As humans, when we see something extraordinary, our first reaction is to rationalize it. It’s a horrible trait, but one we’ve done all throughout history. Because if we have to deal with the fact that a person is capable of doing something so impossible, then we also have to make peace with the fact that we did not. So we minimize the accomplishment. Diminish it. Do anything we can to make it less extraordinary than it is. But that’s the great thing about the extraordinary – do all of the above and it’s still there, still being extraordinary. The little men in the wake can hem and haw all they want about how much or how little Watanabe did to get that park created, but it does not matter – because in the end the park is still there.
Just like “Ikiru” is still here.
In Roger Ebert’s wonderful Great Movies essay on “Ikiru,” he writes that it is one of the rarest of movies in that it could actually inspire someone to change the way he or she lives. What an extraordinary legacy. Watanabe would be proud.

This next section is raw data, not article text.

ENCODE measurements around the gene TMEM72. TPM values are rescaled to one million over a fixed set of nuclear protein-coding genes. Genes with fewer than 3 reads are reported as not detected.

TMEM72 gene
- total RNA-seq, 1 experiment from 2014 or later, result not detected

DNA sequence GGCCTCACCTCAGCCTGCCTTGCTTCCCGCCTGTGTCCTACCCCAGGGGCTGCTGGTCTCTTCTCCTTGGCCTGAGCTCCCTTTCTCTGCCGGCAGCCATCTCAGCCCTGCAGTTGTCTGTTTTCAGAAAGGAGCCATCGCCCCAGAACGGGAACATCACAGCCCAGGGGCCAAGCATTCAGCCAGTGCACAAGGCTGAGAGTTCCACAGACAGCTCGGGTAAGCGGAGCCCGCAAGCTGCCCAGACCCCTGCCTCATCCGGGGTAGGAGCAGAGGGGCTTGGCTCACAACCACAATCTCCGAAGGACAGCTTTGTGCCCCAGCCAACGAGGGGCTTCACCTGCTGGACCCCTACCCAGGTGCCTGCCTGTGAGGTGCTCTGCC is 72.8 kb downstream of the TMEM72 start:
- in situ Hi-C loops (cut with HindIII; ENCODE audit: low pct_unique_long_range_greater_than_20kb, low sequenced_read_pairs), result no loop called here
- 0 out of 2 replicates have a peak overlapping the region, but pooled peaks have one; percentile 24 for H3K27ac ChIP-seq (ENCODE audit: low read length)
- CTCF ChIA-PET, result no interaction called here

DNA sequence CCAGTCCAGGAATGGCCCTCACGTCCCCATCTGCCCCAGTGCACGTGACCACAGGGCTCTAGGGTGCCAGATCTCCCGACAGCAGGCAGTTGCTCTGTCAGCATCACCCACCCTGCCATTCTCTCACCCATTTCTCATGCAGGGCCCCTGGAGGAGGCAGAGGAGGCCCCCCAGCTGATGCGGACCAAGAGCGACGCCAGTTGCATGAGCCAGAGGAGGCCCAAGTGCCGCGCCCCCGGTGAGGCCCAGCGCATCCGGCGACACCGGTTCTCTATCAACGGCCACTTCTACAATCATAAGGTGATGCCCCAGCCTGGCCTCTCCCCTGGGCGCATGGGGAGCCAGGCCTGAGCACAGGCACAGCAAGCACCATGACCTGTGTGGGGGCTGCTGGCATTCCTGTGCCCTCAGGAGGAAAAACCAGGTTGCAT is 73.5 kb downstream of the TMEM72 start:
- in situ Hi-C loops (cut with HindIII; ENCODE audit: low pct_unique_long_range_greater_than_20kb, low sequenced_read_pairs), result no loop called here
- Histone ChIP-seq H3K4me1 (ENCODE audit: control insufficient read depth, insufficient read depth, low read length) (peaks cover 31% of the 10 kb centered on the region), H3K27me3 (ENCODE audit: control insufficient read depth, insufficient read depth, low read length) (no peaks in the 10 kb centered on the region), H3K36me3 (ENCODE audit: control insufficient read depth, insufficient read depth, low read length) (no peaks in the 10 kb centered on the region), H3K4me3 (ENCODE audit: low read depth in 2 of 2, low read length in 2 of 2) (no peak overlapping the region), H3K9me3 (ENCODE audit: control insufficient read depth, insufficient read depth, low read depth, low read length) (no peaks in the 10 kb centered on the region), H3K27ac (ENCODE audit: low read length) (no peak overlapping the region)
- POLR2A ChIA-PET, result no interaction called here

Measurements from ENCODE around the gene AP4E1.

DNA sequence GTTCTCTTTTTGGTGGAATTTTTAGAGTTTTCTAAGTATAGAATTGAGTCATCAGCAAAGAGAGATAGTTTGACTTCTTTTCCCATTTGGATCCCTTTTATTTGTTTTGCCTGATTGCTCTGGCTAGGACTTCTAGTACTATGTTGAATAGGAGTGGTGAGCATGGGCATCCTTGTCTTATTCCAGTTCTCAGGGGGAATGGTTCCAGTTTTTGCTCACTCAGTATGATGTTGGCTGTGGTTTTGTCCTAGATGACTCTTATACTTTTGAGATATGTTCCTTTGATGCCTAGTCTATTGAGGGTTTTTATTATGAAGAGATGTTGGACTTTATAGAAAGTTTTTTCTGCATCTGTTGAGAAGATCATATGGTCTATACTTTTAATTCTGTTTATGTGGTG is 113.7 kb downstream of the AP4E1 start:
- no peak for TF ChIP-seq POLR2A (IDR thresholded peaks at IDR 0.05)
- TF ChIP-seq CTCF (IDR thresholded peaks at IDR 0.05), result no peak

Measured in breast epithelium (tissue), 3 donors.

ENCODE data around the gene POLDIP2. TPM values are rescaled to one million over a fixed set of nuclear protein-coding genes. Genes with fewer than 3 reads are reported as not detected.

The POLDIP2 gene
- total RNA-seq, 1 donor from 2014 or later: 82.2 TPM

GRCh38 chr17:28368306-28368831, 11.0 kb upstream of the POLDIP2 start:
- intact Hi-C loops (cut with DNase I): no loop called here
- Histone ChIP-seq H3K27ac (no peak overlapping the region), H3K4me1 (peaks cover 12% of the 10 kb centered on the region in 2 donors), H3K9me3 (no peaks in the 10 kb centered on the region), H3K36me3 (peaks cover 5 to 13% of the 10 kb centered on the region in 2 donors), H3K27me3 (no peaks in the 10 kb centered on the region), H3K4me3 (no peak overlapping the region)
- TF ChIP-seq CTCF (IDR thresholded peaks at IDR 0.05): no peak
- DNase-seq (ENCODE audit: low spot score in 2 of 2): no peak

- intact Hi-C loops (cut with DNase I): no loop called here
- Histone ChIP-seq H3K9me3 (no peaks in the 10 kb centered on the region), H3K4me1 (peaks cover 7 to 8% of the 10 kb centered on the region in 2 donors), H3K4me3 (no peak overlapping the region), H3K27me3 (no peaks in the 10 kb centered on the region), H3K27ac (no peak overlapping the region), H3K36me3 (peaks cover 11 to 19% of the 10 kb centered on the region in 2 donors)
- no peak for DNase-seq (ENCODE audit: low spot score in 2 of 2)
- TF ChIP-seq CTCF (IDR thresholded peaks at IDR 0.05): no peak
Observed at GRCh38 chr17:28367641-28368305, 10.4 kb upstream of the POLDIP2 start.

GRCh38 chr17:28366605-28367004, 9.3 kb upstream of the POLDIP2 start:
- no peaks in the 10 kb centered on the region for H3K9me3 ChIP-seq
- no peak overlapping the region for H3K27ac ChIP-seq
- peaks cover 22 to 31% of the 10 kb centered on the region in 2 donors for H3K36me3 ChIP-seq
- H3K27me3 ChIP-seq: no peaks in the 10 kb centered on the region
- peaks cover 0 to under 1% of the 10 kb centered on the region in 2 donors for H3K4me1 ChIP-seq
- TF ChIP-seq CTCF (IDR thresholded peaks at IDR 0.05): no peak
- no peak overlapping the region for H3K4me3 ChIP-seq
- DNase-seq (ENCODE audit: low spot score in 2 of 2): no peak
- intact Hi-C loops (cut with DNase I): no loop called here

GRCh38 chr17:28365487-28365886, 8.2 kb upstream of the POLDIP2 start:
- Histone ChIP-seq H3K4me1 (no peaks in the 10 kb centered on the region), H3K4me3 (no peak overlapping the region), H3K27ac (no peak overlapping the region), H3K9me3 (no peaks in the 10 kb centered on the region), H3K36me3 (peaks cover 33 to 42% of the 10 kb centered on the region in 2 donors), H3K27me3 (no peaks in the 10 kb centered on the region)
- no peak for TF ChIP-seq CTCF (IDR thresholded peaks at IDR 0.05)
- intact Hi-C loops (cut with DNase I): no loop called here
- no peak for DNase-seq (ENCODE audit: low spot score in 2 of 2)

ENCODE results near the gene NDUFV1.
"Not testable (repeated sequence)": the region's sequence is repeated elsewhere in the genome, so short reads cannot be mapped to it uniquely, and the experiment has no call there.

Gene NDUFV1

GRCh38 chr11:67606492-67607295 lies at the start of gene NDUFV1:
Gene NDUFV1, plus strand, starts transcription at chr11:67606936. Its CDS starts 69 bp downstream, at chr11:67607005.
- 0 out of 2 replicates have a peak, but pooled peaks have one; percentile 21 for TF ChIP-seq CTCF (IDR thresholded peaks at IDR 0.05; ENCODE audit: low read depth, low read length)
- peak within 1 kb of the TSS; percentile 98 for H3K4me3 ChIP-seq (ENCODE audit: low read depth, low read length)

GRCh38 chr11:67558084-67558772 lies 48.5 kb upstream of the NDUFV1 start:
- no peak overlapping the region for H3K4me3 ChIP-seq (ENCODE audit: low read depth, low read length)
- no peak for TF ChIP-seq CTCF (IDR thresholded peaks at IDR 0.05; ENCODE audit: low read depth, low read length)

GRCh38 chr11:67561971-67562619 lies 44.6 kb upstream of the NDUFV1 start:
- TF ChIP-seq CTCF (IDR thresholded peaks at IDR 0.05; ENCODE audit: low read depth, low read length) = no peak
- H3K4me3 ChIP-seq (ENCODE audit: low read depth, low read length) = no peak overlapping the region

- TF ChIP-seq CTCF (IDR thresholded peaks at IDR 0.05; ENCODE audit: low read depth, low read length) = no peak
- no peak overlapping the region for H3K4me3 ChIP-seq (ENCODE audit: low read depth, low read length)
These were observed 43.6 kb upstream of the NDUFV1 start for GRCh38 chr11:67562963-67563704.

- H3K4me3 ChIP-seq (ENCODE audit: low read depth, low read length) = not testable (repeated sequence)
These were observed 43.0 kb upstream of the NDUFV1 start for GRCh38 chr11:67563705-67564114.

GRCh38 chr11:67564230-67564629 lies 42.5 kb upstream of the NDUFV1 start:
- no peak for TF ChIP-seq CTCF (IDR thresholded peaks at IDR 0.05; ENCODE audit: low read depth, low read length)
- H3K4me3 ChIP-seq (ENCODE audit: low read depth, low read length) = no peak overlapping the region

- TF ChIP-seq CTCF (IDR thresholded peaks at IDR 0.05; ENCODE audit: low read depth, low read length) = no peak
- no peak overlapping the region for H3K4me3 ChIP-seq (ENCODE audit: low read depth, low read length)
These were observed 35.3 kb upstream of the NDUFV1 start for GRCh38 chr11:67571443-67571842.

- Speaking of Roger Ebert’s essay, he chose this movie as his second “Great Movies” entry, after only “Casablanca.”
- Kurosawa would revisit “Ikiru’s” themes again and again throughout his filmography, and notably his last film, “Madadayo,” is a sister to “Ikiru.” That movie follows the life of a retired professor who is beloved by his students, and how the small eccentricities of everyday life build up to a legacy. It’s not as good as “Ikiru,” but a fitting end to the master’s career.
- Kurosawa would also use the image of the playground later in his career, purposefully echoing it in “Rhapsody in August” when some children stare at a warped, melted swingset that was directly under the atomic explosion in WWII.